United States v. Calandra

PETITIONER:United States
RESPONDENT:John P. Calandra
LOCATION:Royal Machine and Tool Co.

DOCKET NO.: 72-734
DECIDED BY: Burger Court (1972-1975)
LOWER COURT: United States Court of Appeals for the Sixth Circuit

CITATION: 414 US 338 (1974)
ARGUED: Oct 11, 1973
DECIDED: Jan 08, 1974
GRANTED: Feb 20, 1973

Louis F. Claiborne – for petitioner
Robert J. Rotatori – for respondent

Facts of the case

A federal grand jury questioned John P. Calandra in connection with loan sharking activities. The questions were based on evidence obtained during a search of Calandra’s business, Royal Machine and Tool Company. Calandra refused to answer any questions, arguing that the search of Royal Machine unlawfully violated the Fourth Amendment. The government attempted to grant Calandra immunity in district court, but he asked the court to suppress evidence obtained during the search. The district court granted the suppression order and the U.S. Court of Appeals for the Fourth Amendment affirmed, holding that the Fourth Amendment exclusionary rule applied. Under the exclusionary rule, any evidence obtained during an unlawful search and seizure cannot be used against the victim of that search in a criminal proceeding.


Can a witness refuse to answer questions before a grand jury when the questions are based on evidence obtained during a search that the witness feels is unlawful?

Media for United States v. Calandra

Audio Transcription for Opinion Announcement – January 08, 1974 in United States v. Calandra

Warren E. Burger:

Thank you, Mr. Justice Rehnquist.

The judgments and opinions of the Court in 72-734, United States against Calandra and 72-782, Gateway Coal Co. against United Mine Workers, will each be announced by Mr. Justice Powell.

Lewis F. Powell, Jr.:

The respondent in number 72-734 was called to testify before a Grand Jury investigating the loansharking activities.

His place of business had previously been searched under a warrant, directed solely to an evidence in bookmaking activities.

In that search, evidence as to loansharking was seized.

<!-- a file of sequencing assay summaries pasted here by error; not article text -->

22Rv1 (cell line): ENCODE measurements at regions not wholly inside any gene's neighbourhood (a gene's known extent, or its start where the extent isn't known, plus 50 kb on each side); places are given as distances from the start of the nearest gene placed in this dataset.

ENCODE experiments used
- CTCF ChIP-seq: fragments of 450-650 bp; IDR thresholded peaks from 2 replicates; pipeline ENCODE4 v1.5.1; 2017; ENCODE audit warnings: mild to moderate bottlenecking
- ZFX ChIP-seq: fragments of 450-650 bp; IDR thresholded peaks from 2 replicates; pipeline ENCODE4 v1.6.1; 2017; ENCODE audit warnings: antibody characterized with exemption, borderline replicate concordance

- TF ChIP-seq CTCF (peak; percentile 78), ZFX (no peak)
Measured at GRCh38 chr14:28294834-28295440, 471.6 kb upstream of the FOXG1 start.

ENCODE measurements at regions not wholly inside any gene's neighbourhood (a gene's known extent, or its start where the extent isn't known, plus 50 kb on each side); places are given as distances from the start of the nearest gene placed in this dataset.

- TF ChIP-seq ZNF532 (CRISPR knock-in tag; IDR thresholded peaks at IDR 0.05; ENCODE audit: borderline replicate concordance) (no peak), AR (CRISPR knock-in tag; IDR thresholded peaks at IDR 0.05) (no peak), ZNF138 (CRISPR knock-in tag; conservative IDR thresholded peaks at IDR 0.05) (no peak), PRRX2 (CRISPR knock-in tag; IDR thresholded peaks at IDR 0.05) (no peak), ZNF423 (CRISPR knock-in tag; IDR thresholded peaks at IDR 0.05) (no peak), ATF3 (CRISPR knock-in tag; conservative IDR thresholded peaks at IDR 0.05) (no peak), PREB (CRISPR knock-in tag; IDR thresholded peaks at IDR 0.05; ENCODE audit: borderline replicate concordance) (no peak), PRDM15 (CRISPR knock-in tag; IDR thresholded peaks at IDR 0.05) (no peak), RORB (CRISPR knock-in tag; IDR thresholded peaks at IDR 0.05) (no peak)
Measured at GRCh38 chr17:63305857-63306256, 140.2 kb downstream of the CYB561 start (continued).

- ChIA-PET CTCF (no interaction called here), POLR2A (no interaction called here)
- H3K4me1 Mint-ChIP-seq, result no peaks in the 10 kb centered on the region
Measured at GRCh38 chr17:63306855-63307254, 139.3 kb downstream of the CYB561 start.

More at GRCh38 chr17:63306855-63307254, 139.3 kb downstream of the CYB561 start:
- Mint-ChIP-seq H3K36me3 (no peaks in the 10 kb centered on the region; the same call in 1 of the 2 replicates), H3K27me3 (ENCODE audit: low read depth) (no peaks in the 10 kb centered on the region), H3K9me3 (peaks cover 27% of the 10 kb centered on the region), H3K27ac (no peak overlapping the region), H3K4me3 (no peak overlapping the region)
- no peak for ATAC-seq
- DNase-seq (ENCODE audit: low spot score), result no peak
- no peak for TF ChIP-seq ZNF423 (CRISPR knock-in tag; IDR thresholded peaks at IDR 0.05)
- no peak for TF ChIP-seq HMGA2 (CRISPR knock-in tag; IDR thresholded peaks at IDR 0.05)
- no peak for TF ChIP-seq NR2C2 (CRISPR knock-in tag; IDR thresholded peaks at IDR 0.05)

The warrant was not broad enough to encompass such evidence and accordingly its seizure was unlawful.

On respondent’s motion the District Court ordered suppression of this evidence.

It further held that respondent need not answer any of the Grand Jury’s questions based on the suppressed evidence.

The Court of Appeals for the Sixth Circuit affirmed.

The case is here on the Government’s petition for certiorari.

The exclusionary rule, a judicially created remedy designed to safeguard Fourth Amendment rights is applicable in criminal trials to suppress illegally seized evidence and the fruits thereof.

The question in this case is whether the exclusionary rule applies also to a Grand Jury investigation.

We hold that it does not.

The rule does not proscribe the use of illegally seized evidence, in all proceedings or against persons.

Its application has been restricted to those areas where its remedial objectives are thought most efficaciously served.

Extending the rule to Grand Jury investigations would at most achieve only a speculative advance in the deterrence of police misconduct.

More importantly such an extension would unduly interfere with the effective and expeditious discharge of the Grand Jury’s duties.

The public has a substantial interest in preserving the historic role and functions of the Grand Jury, without burdening it with what this Court has described in a recent case as mini trials.

It is to be remembered of course that a witness called by the Grand Jury may protect his own position by invoking the Fifth Amendment privilege against self incrimination.

Indeed in this case, respondent had been offered transactional immunity.

Mr, Justice Brennan has filed a dissenting opinion in which Mr. Justice Douglas and Mr. Justice Marshall have joined.